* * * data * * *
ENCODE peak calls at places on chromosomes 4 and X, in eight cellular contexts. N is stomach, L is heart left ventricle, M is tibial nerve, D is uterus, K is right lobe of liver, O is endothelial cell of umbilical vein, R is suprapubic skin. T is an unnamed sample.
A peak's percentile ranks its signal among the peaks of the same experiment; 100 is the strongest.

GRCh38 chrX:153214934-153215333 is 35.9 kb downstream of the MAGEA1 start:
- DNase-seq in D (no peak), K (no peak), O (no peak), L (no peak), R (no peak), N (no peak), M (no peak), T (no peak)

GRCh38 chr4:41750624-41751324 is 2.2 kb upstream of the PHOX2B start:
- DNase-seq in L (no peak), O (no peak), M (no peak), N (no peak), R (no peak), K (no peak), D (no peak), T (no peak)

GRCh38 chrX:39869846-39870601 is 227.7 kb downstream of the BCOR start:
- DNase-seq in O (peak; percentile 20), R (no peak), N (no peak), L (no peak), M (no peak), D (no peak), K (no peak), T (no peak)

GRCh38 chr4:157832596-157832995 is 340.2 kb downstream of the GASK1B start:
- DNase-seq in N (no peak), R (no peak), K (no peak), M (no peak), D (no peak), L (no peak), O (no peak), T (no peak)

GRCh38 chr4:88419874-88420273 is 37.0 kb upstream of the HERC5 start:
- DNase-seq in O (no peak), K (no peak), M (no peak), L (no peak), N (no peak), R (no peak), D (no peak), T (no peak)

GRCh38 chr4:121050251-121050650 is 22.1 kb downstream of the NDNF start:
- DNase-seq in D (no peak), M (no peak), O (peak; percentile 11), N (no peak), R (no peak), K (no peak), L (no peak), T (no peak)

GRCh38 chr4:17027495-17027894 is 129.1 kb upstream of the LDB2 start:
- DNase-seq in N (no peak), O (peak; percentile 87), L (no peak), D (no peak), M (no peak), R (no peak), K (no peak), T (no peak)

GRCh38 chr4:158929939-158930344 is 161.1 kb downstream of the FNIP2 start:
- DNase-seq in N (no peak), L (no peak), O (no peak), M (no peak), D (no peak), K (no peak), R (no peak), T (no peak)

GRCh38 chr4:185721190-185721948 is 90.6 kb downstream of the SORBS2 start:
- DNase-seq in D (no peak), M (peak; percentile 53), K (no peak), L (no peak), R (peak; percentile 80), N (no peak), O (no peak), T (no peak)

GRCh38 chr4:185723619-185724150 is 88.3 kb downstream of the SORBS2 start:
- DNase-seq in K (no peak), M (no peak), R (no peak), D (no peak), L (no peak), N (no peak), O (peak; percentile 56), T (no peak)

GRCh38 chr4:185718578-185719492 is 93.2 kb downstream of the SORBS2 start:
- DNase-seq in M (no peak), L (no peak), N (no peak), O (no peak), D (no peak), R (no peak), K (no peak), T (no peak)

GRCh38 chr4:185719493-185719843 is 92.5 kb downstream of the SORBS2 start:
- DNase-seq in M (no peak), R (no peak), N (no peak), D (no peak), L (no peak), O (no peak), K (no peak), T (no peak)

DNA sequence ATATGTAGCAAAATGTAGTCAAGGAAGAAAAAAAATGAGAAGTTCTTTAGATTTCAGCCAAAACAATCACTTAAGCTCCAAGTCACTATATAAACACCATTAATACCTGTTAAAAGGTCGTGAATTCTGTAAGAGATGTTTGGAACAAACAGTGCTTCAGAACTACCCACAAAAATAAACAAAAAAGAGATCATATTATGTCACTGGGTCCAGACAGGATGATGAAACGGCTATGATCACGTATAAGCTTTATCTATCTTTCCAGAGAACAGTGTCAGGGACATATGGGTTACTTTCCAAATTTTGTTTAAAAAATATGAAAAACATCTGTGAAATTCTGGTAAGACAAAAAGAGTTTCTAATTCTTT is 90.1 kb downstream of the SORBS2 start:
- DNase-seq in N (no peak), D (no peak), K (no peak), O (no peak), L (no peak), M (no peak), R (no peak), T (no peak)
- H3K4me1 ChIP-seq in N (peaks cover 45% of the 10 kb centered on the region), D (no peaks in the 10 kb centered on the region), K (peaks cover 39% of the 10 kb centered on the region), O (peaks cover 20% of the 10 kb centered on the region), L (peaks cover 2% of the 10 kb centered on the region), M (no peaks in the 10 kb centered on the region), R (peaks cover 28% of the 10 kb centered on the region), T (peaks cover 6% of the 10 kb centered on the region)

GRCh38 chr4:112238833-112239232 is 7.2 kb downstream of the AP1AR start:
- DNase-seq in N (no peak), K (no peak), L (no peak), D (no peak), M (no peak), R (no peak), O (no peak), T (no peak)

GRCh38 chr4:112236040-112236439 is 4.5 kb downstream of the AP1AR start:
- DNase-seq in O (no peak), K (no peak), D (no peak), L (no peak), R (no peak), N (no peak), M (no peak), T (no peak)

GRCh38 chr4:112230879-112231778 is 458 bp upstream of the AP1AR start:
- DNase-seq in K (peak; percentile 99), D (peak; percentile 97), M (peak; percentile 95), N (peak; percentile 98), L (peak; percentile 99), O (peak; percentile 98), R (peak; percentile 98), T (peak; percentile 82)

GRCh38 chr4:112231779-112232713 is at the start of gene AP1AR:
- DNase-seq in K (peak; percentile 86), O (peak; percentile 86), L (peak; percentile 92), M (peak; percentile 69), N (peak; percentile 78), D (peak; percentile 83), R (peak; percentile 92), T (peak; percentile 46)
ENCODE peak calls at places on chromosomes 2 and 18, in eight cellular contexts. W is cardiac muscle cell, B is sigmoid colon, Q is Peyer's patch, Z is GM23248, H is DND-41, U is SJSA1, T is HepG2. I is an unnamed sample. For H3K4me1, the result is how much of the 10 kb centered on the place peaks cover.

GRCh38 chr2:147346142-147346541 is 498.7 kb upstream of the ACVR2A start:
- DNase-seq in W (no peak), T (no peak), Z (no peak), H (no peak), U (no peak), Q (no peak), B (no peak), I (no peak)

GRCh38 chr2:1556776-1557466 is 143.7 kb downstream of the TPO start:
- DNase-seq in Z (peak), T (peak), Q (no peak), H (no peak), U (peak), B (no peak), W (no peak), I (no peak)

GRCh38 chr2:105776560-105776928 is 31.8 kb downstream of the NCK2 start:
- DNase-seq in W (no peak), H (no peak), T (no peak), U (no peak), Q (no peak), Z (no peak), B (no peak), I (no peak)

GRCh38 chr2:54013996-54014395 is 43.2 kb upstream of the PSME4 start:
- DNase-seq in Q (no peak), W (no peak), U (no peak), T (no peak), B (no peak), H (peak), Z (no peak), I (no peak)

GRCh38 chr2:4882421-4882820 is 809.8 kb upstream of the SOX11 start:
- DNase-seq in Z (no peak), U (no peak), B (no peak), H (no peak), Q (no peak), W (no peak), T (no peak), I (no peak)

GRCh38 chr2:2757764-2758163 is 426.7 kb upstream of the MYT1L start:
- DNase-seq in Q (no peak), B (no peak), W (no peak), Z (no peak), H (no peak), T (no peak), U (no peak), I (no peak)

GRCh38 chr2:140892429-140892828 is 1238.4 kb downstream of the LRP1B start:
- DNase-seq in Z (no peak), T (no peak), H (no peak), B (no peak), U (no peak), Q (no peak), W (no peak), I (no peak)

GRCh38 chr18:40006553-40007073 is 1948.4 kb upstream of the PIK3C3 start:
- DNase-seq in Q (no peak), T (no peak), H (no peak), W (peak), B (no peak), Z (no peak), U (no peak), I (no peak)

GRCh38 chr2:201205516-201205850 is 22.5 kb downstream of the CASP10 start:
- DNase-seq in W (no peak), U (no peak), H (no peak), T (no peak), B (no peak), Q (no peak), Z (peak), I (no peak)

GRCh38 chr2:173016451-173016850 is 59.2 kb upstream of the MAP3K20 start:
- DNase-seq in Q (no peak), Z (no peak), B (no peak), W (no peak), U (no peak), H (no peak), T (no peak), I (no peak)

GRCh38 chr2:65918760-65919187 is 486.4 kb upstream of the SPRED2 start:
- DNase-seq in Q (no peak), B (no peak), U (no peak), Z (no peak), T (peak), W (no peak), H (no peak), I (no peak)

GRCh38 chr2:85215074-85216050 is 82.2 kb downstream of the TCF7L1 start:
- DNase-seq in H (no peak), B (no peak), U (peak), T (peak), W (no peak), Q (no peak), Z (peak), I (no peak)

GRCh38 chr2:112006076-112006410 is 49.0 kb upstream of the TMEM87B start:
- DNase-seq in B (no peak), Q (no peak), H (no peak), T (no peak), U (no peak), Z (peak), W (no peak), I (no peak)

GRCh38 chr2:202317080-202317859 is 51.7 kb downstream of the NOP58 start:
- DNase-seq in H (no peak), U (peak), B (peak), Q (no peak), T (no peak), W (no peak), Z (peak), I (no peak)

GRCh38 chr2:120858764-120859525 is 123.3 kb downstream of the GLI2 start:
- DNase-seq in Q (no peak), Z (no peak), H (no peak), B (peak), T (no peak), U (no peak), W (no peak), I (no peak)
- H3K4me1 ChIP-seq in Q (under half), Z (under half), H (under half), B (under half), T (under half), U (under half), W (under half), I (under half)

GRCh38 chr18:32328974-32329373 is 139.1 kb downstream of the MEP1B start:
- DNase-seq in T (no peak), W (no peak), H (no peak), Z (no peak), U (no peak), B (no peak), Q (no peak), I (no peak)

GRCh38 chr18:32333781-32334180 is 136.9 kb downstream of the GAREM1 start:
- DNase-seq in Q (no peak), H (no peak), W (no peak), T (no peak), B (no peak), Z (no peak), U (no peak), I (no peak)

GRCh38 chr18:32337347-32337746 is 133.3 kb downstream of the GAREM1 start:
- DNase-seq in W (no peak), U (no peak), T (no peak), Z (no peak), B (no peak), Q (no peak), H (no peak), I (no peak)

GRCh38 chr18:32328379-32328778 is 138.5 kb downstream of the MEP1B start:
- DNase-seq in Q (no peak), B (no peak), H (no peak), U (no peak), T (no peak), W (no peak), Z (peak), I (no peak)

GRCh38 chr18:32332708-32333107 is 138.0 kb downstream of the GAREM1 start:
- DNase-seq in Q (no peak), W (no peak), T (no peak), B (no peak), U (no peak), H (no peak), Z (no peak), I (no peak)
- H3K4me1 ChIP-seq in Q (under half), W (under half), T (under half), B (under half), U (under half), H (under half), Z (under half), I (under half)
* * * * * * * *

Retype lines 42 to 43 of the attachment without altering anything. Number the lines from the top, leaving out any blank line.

- DNase-seq in Z (peak), T (peak), Q (no peak), H (no peak), U (peak), B (no peak), W (no peak), I (no peak)

GRCh38 chr2:105776560-105776928 is 31.8 kb downstream of the NCK2 start: